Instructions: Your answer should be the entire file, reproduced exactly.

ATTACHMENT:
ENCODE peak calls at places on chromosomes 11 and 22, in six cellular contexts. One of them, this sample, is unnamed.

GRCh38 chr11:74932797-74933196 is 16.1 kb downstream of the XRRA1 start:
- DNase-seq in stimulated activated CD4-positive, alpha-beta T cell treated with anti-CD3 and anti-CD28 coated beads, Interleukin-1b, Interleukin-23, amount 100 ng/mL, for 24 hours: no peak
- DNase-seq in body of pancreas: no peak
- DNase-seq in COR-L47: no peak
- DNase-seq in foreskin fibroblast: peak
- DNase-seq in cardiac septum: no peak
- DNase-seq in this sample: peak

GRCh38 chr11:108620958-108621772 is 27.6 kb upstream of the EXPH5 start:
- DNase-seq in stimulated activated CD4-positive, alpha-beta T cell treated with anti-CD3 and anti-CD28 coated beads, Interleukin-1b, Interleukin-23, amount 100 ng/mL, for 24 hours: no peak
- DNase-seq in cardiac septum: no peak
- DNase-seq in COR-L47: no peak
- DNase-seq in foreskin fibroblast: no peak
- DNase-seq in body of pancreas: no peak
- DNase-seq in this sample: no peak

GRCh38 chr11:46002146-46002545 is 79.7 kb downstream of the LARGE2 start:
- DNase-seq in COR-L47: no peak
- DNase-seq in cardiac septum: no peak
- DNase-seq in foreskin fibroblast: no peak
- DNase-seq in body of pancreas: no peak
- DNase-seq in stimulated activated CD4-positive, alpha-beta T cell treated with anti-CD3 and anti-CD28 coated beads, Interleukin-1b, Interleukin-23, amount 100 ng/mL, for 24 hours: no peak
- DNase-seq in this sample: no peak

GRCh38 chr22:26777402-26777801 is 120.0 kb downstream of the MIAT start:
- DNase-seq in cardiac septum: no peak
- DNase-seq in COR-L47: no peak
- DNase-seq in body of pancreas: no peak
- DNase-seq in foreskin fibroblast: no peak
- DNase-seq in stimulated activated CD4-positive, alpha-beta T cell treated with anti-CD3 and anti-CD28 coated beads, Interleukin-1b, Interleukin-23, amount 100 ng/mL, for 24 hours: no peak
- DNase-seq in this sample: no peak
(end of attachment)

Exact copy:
ENCODE peak calls at places on chromosomes 11 and 22, in six cellular contexts. One of them, this sample, is unnamed.

GRCh38 chr11:74932797-74933196 is 16.1 kb downstream of the XRRA1 start:
- DNase-seq in stimulated activated CD4-positive, alpha-beta T cell treated with anti-CD3 and anti-CD28 coated beads, Interleukin-1b, Interleukin-23, amount 100 ng/mL, for 24 hours: no peak
- DNase-seq in body of pancreas: no peak
- DNase-seq in COR-L47: no peak
- DNase-seq in foreskin fibroblast: peak
- DNase-seq in cardiac septum: no peak
- DNase-seq in this sample: peak

GRCh38 chr11:108620958-108621772 is 27.6 kb upstream of the EXPH5 start:
- DNase-seq in stimulated activated CD4-positive, alpha-beta T cell treated with anti-CD3 and anti-CD28 coated beads, Interleukin-1b, Interleukin-23, amount 100 ng/mL, for 24 hours: no peak
- DNase-seq in cardiac septum: no peak
- DNase-seq in COR-L47: no peak
- DNase-seq in foreskin fibroblast: no peak
- DNase-seq in body of pancreas: no peak
- DNase-seq in this sample: no peak

GRCh38 chr11:46002146-46002545 is 79.7 kb downstream of the LARGE2 start:
- DNase-seq in COR-L47: no peak
- DNase-seq in cardiac septum: no peak
- DNase-seq in foreskin fibroblast: no peak
- DNase-seq in body of pancreas: no peak
- DNase-seq in stimulated activated CD4-positive, alpha-beta T cell treated with anti-CD3 and anti-CD28 coated beads, Interleukin-1b, Interleukin-23, amount 100 ng/mL, for 24 hours: no peak
- DNase-seq in this sample: no peak

GRCh38 chr22:26777402-26777801 is 120.0 kb downstream of the MIAT start:
- DNase-seq in cardiac septum: no peak
- DNase-seq in COR-L47: no peak
- DNase-seq in body of pancreas: no peak
- DNase-seq in foreskin fibroblast: no peak
- DNase-seq in stimulated activated CD4-positive, alpha-beta T cell treated with anti-CD3 and anti-CD28 coated beads, Interleukin-1b, Interleukin-23, amount 100 ng/mL, for 24 hours: no peak
- DNase-seq in this sample: no peak